“It’s very simple: You either support public safety officers and law enforcement and law and order, or you don’t,” said state Rep. Will Wade, a Republican from Dawsonville. “Voting ‘yes’ says you do, voting ‘no’ says you don’t. That’s an easy choice to make.”
Democratic state Rep. Saira Draper said the resolution was little more than “political gamesmanship.”
“If Democrats vote ‘yes’ on this, we give no weight to the legitimate concerns about the center and about our right to protest. But if we vote ‘no’ on this, you’ll say we’re against public safety,” said Draper, who represents Atlanta. “You’ve probably got the attack ads drafted up and ready to print for 2024.”
Objections to the center included environmental concerns for the forest and the South River, its location near residential neighborhoods in DeKalb County and a desire for a referendum that would let voters decide.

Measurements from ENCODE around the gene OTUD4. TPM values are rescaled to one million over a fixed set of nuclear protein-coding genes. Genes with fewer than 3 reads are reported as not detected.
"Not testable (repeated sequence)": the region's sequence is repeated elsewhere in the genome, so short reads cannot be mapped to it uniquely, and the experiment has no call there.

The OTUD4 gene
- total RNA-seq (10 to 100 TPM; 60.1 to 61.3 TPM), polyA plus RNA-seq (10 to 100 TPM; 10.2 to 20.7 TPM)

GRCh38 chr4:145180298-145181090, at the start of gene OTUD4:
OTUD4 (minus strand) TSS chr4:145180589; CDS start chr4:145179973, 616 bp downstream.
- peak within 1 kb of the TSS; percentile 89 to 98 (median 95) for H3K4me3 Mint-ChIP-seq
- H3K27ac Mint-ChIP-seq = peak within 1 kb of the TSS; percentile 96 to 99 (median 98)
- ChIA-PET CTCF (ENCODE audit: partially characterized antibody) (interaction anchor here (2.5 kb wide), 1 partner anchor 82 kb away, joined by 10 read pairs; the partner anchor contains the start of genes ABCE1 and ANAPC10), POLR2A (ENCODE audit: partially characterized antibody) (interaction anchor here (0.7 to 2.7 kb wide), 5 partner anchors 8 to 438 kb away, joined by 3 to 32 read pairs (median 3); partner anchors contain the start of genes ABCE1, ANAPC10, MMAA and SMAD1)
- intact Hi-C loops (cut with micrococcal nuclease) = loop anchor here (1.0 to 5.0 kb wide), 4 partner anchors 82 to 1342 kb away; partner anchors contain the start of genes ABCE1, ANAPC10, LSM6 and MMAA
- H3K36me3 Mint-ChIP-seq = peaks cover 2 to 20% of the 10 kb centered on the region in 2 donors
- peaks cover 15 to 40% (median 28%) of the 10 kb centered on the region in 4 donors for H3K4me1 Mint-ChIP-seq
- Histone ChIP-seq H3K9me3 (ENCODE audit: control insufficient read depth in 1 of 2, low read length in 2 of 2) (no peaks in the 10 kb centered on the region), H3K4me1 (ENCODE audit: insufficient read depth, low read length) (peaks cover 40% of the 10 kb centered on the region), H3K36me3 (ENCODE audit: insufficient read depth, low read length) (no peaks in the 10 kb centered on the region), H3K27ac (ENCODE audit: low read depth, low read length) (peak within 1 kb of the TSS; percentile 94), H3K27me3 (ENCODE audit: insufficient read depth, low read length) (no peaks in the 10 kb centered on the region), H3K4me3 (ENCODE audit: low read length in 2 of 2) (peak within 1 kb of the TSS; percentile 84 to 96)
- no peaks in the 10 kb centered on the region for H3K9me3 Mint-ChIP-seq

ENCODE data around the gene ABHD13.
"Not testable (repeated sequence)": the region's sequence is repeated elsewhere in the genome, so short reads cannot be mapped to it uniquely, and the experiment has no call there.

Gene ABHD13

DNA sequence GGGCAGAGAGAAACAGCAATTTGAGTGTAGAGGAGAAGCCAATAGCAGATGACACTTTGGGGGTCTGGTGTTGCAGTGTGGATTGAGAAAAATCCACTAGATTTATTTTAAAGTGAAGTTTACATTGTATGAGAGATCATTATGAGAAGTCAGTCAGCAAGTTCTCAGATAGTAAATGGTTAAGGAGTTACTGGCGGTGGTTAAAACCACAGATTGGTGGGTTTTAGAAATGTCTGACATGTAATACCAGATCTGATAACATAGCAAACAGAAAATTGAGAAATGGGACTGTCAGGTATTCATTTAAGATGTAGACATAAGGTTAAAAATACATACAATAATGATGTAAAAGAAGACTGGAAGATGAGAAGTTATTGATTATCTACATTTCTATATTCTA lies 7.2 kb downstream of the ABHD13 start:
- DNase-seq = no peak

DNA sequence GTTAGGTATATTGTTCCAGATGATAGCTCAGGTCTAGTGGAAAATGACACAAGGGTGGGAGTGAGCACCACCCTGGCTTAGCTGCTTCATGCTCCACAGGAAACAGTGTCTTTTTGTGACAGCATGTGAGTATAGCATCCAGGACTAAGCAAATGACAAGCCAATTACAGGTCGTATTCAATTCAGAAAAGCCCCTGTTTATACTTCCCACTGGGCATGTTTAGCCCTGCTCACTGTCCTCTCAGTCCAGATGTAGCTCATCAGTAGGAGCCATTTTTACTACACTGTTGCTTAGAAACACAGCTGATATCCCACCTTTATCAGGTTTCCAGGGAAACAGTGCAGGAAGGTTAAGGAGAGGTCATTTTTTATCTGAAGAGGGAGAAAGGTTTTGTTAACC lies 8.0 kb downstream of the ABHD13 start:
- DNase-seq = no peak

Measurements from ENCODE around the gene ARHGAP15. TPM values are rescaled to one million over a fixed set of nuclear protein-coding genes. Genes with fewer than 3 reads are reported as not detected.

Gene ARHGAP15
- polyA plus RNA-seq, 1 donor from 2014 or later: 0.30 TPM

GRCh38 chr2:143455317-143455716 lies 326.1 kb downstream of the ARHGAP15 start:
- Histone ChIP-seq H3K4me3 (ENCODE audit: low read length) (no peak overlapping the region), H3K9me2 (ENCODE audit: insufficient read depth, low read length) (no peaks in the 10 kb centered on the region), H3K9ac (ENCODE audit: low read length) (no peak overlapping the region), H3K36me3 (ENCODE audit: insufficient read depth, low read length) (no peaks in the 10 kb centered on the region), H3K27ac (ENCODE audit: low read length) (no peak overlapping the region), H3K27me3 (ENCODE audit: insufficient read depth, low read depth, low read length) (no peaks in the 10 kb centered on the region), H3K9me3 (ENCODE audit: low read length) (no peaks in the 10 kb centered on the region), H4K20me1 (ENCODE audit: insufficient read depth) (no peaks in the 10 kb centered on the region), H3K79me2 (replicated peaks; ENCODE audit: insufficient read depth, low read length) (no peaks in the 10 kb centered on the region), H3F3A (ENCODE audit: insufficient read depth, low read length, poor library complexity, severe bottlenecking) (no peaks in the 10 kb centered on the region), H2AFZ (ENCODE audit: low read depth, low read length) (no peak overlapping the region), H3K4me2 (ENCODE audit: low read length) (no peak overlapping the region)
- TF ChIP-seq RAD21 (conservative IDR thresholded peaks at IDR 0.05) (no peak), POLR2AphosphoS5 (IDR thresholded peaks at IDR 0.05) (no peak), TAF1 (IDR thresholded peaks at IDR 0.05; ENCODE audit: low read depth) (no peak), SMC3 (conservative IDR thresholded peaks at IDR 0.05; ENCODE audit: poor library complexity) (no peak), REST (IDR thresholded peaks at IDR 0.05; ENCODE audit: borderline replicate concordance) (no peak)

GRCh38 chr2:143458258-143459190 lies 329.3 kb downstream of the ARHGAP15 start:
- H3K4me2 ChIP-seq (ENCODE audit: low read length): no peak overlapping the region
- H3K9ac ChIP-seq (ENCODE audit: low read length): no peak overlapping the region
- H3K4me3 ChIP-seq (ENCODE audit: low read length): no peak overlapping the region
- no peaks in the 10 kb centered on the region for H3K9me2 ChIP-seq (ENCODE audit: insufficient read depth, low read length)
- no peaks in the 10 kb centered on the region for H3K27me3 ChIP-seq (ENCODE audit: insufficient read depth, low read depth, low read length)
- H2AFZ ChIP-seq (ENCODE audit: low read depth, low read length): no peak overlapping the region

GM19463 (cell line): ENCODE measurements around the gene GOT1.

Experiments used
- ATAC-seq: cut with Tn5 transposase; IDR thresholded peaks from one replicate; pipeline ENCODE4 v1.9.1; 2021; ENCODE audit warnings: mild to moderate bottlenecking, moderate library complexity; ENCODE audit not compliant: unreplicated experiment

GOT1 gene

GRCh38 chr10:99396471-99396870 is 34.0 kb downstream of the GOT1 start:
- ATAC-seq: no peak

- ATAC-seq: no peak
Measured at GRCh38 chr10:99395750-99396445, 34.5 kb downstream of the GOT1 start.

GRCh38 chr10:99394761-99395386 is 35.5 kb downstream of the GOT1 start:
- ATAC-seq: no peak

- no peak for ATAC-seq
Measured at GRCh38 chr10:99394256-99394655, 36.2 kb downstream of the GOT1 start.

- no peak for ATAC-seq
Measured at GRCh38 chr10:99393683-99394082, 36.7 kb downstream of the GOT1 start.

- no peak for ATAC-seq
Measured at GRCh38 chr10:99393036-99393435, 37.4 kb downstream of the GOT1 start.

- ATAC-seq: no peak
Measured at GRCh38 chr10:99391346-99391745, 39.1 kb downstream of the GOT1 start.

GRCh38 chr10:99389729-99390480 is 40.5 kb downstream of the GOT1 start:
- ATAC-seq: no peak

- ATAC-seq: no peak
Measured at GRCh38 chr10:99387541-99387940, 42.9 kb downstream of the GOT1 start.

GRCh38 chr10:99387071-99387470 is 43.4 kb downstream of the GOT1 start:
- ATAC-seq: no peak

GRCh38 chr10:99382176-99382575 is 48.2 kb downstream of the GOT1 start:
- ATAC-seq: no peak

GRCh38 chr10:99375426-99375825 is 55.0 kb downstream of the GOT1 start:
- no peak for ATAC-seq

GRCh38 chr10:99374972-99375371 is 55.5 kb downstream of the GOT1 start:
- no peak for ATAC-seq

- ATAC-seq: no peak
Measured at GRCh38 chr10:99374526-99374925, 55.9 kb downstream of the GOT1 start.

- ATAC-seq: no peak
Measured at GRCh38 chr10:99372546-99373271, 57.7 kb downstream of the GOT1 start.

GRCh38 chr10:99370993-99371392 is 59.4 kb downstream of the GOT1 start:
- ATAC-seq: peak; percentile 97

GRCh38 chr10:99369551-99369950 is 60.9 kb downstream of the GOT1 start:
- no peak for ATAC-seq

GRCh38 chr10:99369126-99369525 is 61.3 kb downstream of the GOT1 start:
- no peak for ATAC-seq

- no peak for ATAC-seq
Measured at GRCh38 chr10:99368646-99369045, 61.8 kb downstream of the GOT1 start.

Republican Gov. Brian Kemp has prioritized the training center ahead of next year’s elections as voters consistently list public safety among their top concerns. The center is also backed by Democratic Atlanta Mayor Andre Dickens.
The nonbinding proposal, Senate Resolution 6EX, previously passed the state Senate on a 46-5 vote.
Unlike bills, resolutions have no force of law and don’t require the governor’s signature.